A Better Way to Make Hard Choices
How do you feel about truly hard choices?
Tough questions--like whether to leave you comfortable job or start your own business, move across the country in pursuit of opportunity or stick close to home, study economics or art, get down on one knee and propose or give it another year--cause many of us to break out in a cold sweat. Both options have huge merits and significant possible drawbacks, so most folks respond with hand-wringing, misery, and dread.
But that's not the best way to look at hard choices, argues philosopher Ruth Chang in a thought-provoking recent TED talk in which she offers a liberating new framework for making life's toughest calls.
How Most of Us Think About Hard Choices
For lots of rational modern folks, the natural way to look at truly hard choices is the same way we look at any other choice. As always, there are pros and cons to each alternative, but in the case of tough choices they're of different types, so the alternatives are hard to weigh. How do you compare the benefit of being close to your childhood friends versus the possible financial payoff of that new job on the opposite coast? And what's more, how can you be sure, really, how much you truly value each until you experience both?
In this view, the problem is your imperfect knowledge of your preferences and your lack of foresight about how options will play out. The natural response is to pine for more information--if only God could send you a couple of DVDs of your two possible futures and you could view them side by side, you'd be all set, is how Chang sums it up.
The result of this fruitless search for sure comparisons is a whole lot of unhappiness and, in many cases, a final decision to throw up our hands and just choose the safer option. If you can't really justify the new or scarier path, it's pretty hard to pick it, after all.
A Better Option
But according to Chang, this isn't the best way to look at hard choices. "It's a mistake to think that in hard choices one alternative really is better than the other, but we're too stupid to know which, and since we don't know which, we might as well take the least risky option," she says.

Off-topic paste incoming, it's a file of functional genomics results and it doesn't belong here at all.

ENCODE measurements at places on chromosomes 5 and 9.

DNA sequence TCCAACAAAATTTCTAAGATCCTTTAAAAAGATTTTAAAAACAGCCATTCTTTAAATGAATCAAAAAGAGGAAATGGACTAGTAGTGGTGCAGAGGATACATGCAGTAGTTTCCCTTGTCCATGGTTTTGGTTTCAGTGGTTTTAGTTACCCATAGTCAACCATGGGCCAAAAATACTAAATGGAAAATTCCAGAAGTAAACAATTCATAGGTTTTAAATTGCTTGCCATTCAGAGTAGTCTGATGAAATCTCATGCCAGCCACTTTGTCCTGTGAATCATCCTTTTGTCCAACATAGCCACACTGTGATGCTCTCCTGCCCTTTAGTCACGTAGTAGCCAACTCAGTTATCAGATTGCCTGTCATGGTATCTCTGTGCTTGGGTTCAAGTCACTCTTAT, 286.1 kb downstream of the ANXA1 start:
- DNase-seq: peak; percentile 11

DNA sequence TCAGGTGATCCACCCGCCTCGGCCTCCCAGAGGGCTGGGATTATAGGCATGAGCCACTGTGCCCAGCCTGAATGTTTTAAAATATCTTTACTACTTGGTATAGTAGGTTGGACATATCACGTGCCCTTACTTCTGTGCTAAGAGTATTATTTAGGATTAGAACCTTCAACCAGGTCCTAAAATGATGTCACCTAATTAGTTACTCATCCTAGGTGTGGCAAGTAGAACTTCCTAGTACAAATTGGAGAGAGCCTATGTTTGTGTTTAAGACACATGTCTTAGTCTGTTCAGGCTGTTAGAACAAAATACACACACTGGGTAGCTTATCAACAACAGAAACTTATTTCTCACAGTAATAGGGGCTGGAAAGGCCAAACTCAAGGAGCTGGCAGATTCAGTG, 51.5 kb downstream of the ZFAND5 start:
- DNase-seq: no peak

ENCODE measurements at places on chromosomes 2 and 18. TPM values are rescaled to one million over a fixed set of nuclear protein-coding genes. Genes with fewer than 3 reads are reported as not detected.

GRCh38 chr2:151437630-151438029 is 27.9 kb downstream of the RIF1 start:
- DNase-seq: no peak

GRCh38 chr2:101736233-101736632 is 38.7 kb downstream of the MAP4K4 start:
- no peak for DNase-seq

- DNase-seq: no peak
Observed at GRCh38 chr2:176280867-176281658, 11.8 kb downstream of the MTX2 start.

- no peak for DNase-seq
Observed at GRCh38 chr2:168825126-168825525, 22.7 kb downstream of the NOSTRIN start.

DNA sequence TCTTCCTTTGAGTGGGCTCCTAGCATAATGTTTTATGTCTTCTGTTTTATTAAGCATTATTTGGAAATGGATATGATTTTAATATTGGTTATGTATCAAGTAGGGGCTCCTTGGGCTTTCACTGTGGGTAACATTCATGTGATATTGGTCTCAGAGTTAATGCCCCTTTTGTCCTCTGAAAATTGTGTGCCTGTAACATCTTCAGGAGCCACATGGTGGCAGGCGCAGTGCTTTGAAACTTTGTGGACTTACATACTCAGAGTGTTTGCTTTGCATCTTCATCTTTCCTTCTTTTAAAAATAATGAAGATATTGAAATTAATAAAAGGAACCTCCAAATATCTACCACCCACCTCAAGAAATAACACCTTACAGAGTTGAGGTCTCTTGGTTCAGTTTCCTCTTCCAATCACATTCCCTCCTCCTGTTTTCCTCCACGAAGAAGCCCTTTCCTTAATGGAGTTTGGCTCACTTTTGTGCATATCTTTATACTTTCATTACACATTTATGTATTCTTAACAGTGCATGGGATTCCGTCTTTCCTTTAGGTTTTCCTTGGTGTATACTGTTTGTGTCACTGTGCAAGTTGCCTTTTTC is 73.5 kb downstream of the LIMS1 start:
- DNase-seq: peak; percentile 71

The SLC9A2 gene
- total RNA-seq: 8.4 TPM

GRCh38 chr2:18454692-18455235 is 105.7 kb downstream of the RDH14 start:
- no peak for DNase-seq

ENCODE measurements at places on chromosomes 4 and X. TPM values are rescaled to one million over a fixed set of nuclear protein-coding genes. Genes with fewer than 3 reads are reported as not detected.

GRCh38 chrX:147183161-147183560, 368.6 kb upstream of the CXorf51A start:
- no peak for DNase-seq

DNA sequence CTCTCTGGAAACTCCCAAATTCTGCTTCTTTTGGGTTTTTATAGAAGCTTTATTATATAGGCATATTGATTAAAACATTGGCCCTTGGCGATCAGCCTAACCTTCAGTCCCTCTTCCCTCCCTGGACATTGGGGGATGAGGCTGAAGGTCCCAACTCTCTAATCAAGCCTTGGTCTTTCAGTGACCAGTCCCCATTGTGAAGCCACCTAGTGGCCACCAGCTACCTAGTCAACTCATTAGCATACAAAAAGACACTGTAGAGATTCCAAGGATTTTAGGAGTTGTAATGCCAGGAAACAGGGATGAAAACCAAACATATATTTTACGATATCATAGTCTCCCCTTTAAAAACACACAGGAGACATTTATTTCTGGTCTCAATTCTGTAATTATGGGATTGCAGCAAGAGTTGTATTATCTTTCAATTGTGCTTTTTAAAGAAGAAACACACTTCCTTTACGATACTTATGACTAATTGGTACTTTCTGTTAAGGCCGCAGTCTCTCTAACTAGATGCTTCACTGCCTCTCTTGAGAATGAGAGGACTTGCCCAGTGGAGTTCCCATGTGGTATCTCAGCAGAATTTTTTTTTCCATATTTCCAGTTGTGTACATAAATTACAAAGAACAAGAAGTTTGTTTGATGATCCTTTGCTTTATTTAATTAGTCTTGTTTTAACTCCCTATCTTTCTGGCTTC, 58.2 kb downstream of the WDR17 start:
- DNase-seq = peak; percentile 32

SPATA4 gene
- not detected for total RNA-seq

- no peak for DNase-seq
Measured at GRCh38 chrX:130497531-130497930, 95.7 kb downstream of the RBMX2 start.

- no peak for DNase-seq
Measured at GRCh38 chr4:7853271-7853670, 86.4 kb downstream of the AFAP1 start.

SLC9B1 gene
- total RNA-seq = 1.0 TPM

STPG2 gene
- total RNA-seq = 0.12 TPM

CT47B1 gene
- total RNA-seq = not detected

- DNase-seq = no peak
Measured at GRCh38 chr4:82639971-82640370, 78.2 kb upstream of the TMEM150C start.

Or to put it another way, even if we miraculously found those two longed-for DVDs of the future, postmarked from God, in our mailbox one morning, hard choices would still be hard. Why? These choices are all about values, and no data or advice can tell you what's most important to you. There simply isn't an objective right answer to truly tough calls, Chang insists. It's not that we can't find it; it's that it really doesn't exist.
What then is a better way to think about our most agonizing decisions? Not as the rough equivalent of a really, really hard pop quiz from the universe, but instead as an opportunity to write your own identity, assert your values, and actively shape your life. Use decision-making as an occasion to create a right answer, rather than expect to find it outside of yourself somewhere.
"When we create reasons for ourselves to become this person kind of person rather than that, we wholeheartedly become the people that we are," Chang says. "We become the authors of our lives."
So when you face your next hard choice, don't beat your head against the wall trying to find the "right" answer. "There is no best alternative." Chang insists. Instead, see the choice as a fork in the road, an opportunity to choose who you really want to be. The alternative is to be a drifter, one of those people who don't declare themselves "for" anything, who allow "the world to write the story of their lives," as Chang puts it, who blindly follow affirmation or avoid the terror of the unknown.
"Far from being sources of agony and dread, hard choices are precious opportunities," concludes Chang. Want to hear more? View the entire 15-minute talk here.
Could you make things easier on yourself if you stopped believing that there really was an objectively correct answer to each tough call?